Search is a kingmaker or destroyer

I saw the media blitz about Borders launching their new site the other day. Interested I went to check out the new interface. Being a search nerd and a former employee of Audible.com (digital audiobooks), I was curious to see how they would handle navigation, search, etc.

My first impression was that the interface design was definitely distinct and “on brand”. The main focus of the home page is something called “magic bookshelf” which is basically an attempt to mimic an iTunes experience. I’m not sure the metaphor makes for a great experience. Have you ever stood in front of a real bookshelf, slack-jawed and overpower by the number of different book covers, trying to find your place in the alphabetical order? Sometimes this is fun, but if you are looking for something specific, the experience ends up leaving me drained. Also the bookshelf is done in Flash and takes a long time to load, making the rest of the homepage links inactive for a few seconds.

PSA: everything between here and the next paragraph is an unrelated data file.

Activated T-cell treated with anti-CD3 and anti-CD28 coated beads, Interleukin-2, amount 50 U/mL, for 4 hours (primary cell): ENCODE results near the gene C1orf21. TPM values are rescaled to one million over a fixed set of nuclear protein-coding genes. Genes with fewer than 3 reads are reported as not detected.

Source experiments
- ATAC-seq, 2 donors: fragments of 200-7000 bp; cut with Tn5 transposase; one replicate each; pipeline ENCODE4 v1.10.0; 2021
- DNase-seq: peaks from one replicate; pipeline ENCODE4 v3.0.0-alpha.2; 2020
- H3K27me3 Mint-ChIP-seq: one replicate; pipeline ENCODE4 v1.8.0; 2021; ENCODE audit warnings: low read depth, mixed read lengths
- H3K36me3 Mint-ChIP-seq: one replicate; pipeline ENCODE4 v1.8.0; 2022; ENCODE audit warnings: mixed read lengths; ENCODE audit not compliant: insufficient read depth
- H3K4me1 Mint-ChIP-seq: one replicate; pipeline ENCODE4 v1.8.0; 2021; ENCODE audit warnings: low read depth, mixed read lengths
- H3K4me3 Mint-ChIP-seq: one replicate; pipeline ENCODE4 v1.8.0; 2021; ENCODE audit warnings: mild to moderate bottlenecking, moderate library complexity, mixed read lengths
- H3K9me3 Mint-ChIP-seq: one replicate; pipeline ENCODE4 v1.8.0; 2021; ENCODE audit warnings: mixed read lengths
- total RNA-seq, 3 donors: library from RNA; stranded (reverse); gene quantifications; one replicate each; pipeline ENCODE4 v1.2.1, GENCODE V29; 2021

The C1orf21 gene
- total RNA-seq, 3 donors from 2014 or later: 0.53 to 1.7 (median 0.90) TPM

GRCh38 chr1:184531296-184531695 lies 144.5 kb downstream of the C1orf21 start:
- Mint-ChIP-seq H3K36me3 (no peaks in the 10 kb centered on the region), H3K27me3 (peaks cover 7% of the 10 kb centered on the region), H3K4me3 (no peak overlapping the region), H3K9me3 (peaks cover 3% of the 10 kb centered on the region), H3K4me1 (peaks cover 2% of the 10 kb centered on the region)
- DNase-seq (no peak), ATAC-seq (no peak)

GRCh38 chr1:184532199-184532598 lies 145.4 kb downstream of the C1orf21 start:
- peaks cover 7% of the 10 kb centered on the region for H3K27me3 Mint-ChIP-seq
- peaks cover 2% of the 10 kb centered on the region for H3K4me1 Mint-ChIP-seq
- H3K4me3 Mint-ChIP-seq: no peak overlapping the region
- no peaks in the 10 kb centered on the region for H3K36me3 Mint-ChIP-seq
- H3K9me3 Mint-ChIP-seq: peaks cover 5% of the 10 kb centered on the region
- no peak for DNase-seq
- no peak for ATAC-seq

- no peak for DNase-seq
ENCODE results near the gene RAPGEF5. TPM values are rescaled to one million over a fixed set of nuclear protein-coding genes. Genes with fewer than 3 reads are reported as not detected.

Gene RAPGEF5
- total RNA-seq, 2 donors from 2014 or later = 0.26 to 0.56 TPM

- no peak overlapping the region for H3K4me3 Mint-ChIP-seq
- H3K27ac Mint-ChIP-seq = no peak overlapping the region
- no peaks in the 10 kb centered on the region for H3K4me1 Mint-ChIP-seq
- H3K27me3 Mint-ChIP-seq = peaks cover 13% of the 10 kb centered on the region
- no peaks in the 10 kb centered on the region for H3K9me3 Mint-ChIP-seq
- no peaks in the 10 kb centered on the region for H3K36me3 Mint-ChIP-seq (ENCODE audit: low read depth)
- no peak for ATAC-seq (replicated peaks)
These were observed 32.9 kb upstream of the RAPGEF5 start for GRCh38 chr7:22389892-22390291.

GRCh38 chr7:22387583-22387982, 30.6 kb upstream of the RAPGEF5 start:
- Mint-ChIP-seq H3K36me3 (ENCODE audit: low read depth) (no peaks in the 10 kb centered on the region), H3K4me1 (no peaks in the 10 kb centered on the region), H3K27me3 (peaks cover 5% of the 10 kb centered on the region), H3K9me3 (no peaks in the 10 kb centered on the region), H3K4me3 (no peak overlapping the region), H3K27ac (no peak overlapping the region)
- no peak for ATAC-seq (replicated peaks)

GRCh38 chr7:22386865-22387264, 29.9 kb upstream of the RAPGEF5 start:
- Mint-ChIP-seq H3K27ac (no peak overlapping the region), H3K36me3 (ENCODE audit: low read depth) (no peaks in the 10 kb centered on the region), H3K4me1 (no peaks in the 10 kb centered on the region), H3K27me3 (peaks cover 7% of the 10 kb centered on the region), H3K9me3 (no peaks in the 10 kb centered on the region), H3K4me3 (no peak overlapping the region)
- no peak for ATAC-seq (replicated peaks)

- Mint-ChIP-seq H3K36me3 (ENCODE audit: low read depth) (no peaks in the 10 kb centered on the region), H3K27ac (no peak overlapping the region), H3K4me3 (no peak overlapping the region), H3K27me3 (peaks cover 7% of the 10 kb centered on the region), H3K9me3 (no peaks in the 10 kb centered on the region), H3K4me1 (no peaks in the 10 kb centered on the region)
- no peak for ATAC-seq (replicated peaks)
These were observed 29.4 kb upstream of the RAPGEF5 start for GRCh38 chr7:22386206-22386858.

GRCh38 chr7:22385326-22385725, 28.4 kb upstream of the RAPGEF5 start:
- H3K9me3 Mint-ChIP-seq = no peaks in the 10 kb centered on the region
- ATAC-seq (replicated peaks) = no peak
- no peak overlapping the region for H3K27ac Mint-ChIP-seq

Next I went to their search which is placed front and center of the masthead. This is where things started to fall apart. I typed in “slaughter house” to see if it would return Kurt Vonnegut’s famous “Slaughterhouse-Five”. It didn’t. It did return “The Slaughter-House of Mammon: An Anthology of Victorian Social Protest Literature” by Sharon A. Winn as the first item. Vonnegut’s famous book was not within the results. So I decided to give them a break and type in “slaughter house 5″, but when I clicked into the search box my original query disappeared forcing me to enter the query again. I did find the book on my second attempt (actually I found about 16 versions). Unfortunately, the first version I clicked on had no detailed information just the ISBN number.

This whole experience leads to the same conclusion. Search can be a kingmaker or destroyer. If you type slaughter house in Amazon, Vonnegut is in first position. And more importantly, if you type amazon slaughterhouse in Google, the first position is a direct link to the product page. Type borders.com slaughterhouse and you will see them in the third position which is a link to a search results page within a borders inventory site and not a product page within their e-commerce site.

Amazon knows their entire business depends on search not a magical bookshelf. That’s why Amazon is king. Out of the gate it looks like Borders castle walls have been breached.